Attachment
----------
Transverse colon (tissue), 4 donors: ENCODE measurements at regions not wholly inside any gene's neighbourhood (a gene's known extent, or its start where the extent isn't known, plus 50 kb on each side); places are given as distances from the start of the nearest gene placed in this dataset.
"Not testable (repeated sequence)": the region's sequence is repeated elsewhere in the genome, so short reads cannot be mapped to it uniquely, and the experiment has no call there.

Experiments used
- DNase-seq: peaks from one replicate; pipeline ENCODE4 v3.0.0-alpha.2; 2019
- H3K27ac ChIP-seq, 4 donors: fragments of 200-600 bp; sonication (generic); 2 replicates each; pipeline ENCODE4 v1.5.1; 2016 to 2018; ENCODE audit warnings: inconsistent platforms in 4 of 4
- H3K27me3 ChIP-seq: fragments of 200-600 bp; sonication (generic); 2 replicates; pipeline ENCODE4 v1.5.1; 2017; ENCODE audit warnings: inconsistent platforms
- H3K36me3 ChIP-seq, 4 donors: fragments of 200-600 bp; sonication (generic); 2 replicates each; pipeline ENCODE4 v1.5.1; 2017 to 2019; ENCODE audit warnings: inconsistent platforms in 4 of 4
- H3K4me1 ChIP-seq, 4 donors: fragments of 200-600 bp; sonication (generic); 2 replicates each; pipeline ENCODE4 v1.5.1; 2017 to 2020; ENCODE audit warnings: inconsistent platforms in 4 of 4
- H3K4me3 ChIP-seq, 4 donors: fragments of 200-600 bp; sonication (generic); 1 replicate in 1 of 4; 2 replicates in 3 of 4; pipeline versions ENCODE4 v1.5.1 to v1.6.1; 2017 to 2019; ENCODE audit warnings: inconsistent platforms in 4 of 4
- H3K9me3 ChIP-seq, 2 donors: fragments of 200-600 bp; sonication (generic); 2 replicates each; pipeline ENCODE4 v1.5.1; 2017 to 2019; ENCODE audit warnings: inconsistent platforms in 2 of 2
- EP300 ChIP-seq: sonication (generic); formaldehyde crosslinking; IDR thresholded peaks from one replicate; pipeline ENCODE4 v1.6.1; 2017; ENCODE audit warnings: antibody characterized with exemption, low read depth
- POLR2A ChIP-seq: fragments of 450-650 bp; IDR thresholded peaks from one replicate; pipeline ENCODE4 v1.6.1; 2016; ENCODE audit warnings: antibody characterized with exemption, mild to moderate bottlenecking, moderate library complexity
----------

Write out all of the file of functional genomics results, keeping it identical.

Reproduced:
Transverse colon (tissue), 4 donors: ENCODE measurements at regions not wholly inside any gene's neighbourhood (a gene's known extent, or its start where the extent isn't known, plus 50 kb on each side); places are given as distances from the start of the nearest gene placed in this dataset.
"Not testable (repeated sequence)": the region's sequence is repeated elsewhere in the genome, so short reads cannot be mapped to it uniquely, and the experiment has no call there.

Experiments used
- DNase-seq: peaks from one replicate; pipeline ENCODE4 v3.0.0-alpha.2; 2019
- H3K27ac ChIP-seq, 4 donors: fragments of 200-600 bp; sonication (generic); 2 replicates each; pipeline ENCODE4 v1.5.1; 2016 to 2018; ENCODE audit warnings: inconsistent platforms in 4 of 4
- H3K27me3 ChIP-seq: fragments of 200-600 bp; sonication (generic); 2 replicates; pipeline ENCODE4 v1.5.1; 2017; ENCODE audit warnings: inconsistent platforms
- H3K36me3 ChIP-seq, 4 donors: fragments of 200-600 bp; sonication (generic); 2 replicates each; pipeline ENCODE4 v1.5.1; 2017 to 2019; ENCODE audit warnings: inconsistent platforms in 4 of 4
- H3K4me1 ChIP-seq, 4 donors: fragments of 200-600 bp; sonication (generic); 2 replicates each; pipeline ENCODE4 v1.5.1; 2017 to 2020; ENCODE audit warnings: inconsistent platforms in 4 of 4
- H3K4me3 ChIP-seq, 4 donors: fragments of 200-600 bp; sonication (generic); 1 replicate in 1 of 4; 2 replicates in 3 of 4; pipeline versions ENCODE4 v1.5.1 to v1.6.1; 2017 to 2019; ENCODE audit warnings: inconsistent platforms in 4 of 4
- H3K9me3 ChIP-seq, 2 donors: fragments of 200-600 bp; sonication (generic); 2 replicates each; pipeline ENCODE4 v1.5.1; 2017 to 2019; ENCODE audit warnings: inconsistent platforms in 2 of 2
- EP300 ChIP-seq: sonication (generic); formaldehyde crosslinking; IDR thresholded peaks from one replicate; pipeline ENCODE4 v1.6.1; 2017; ENCODE audit warnings: antibody characterized with exemption, low read depth
- POLR2A ChIP-seq: fragments of 450-650 bp; IDR thresholded peaks from one replicate; pipeline ENCODE4 v1.6.1; 2016; ENCODE audit warnings: antibody characterized with exemption, mild to moderate bottlenecking, moderate library complexity